A Review of the ASUS Eee PC 1000: An Inside Look at Features and Storage

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PC Features: Storage (4 out of 5)

The ASUS Eee PC 1000

On the storage front, the ASUS Eee PC 1000 40G comes with 40GB of solid-state capacity. This configuration is also equipped with a Xandros-based Linux install. This system ditches solid-state storage in favor of an 80GB mechanical hard drive, and Asus throws in a copy of Windows XP for good measure. Furthermore, Asus offers 20GB of internet storage–space in the cloud--to users as well.

Over on the right-hand side of the Eee, users will find an SDHC slot that provides an easy path to bolstering the system’s storage capacity. However, with 40GB of solid-state storage under the hood, the 40G isn’t desperate for additional storage like the first Eee PCs. Also there is the 1000’s VGA output and the remainder of the system’s USB ports. These ports are capable of charging portable devices even if a system is turned off. The ports only get power if the Eee is plugged into a wall socket, so you can’t charge on the move. But you won’t have to worry about unwittingly draining your battery, either.

Connections and Slots (3 out of 5)

Around the left side of the system we can see headphone and microphone jacks, one of three USB ports, and an RJ45 Ethernet port that tops out at 100Mbps. Gigabit Ethernet would be nice, but for a netbook, the 40G’s built-in 802.11n wireless connectivity is probably more important. I had no problems getting the Eee connected to a handful of different 802.11g networks in my area, although I don’t currently have access to any n-capable hardware.

Complementing the new Eee’s already impressive Wi-Fi component is Bluetooth 2.0 connectivity. This is a nice little extra to have, and something that isn’t standard equipment on many full-size notebooks.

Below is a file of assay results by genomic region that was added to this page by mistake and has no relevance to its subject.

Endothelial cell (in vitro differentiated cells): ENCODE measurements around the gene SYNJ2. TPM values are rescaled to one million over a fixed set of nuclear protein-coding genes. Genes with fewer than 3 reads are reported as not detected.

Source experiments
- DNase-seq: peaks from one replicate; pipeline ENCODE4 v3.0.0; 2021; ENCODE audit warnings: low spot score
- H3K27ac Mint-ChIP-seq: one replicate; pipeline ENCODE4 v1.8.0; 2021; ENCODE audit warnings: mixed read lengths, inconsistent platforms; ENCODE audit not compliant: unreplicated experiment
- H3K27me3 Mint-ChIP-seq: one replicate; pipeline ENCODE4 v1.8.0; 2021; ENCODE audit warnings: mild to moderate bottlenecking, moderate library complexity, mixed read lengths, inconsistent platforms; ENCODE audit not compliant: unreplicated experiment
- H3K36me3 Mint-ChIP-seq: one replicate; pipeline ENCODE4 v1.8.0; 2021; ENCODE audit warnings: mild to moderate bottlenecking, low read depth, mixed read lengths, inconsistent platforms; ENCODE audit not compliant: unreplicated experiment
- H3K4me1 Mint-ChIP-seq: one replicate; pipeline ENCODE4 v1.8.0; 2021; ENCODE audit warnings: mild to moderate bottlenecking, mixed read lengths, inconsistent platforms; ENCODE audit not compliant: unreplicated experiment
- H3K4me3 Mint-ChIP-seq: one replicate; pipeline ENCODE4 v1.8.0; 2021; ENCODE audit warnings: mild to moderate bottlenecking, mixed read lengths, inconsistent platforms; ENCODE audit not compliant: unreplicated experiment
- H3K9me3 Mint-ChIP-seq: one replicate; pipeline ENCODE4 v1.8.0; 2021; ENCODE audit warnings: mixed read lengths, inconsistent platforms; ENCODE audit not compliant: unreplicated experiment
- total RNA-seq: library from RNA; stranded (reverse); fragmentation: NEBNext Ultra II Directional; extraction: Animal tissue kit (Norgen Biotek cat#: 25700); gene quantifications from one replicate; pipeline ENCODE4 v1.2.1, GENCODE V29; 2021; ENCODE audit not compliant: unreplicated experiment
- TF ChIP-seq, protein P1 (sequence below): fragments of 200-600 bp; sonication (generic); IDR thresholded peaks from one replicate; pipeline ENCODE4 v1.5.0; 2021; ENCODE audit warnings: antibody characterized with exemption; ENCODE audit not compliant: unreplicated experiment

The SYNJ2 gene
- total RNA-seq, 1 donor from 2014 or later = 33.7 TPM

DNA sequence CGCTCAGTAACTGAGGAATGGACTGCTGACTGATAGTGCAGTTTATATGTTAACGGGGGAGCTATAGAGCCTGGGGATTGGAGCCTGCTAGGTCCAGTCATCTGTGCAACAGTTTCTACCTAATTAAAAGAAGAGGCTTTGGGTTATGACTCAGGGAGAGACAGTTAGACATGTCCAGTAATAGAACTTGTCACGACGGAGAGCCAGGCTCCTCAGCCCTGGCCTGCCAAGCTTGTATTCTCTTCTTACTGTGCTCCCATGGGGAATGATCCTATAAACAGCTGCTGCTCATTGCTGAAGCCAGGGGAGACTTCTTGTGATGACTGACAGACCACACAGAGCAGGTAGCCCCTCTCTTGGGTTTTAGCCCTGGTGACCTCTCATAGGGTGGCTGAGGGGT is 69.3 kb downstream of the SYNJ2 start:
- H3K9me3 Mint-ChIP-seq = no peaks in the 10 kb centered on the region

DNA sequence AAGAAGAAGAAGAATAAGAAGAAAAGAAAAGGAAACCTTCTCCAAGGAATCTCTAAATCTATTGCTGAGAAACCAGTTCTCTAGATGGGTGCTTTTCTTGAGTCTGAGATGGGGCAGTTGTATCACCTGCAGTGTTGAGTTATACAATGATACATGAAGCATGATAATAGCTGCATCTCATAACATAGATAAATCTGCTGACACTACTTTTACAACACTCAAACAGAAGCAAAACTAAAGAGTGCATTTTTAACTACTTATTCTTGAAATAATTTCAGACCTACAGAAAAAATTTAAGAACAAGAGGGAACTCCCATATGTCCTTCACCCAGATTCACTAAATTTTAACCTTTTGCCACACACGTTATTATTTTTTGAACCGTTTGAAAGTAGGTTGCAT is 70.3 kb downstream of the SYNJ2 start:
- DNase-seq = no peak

Prevents Overheating (3 out of 5)

The underside of the system has plenty of venting to keep internal components cool. The Eee can’t get by with passive cooling alone, though. Asus equips the unit with a small fan that seems to be on just about all the time. I suspect this fan is charged more with cooling the chipset than the Atom processor; after all, Intel’s Atom-based Mini-ITX board gets by with a tiny passive processor heatsink but requires active chipset cooling.

Fortunately, the Eee’s fan is practically inaudible. Unless you’re sitting in an absolutely silent room, you’ll have to hold the system up to your ear to hear the fan’s gentle whir. The air the fan exhausts from the left side of the system isn’t much warmer than room temperature, either.

Power (3 out of 5)

The Eee PC 1000 is powered by a six-cell, 6600mAh Lithium Ion battery that feels like it makes up most of the system’s total weight. Because of its position at the rear of the system, the battery makes the Eee a little back-heavy, almost like it’s about to tip over if you open the screen too far. Tipping wasn’t an issue in normal use on my desk or my lap, though. And speaking of my lap, after a four-hour writing session with the Eee PC perched on my thighs, I can happily report that the bottom of the system barely gets warm.

Asus claims that up to eight hours of run time can be squeezed from the 1000’s battery, but that estimate may be a little ambitious. For the first battery life test, I loaded up Bright Hub over Wi-Fi and let the system sit, ensuring that its screen didn’t power down. The system was left in its standard on-battery config, which drops the screen brightness by what looks to be about 10%. Just about six hours later, the battery finally gave up. The next test probed video playback, looping an hour’s worth of standard-definition DivX video. The Eee handled this task with ease, managing fluid playback for nearly five-and-a-half hours


The ASUS Eee PC 1000 offers a mix of power and portability. It’s an average rated netbook, but it is worth a look at when comparing others like it. Overall, users find it easy to use. It contains the needed software and high speed wireless connection (as well as bluetooth connectivity) that users look for too. The price is not too bad for a portable netbook, especially when it comes available with Windows XP and Linux OS.

Image credit: Mini-Laptops-and-Notebooks.com

References Section

ASUS Eee PC 1000: https://www.linux-netbook.com/asus-eee-pc-1000

Asus Eee PC 1000 Review: https://computers.toptenreviews.com/netbooks/asus/asus-eee-pc-1000-reviews-23543.htm

This post is part of the series: A Review of the Slim and Shiny ASUS Eee PC 1000 Netbook

This review will take a close look at the stunning ASUS Eee PC 1000, which, has been on my mind since I first heard about it. The Eee PC 1000 has a 10-inch LCD display which makes it one of the largest displays in the ultra-portable class.

  1. Slim and Shiny: The ASUS Eee PC 1000 Netbook
  2. ASUS Eee PC 1000 Netbook Review: Features, Connectivity and Storage
  3. ASUS Eee PC 1000 Netbook Review: Performance, Parts & OS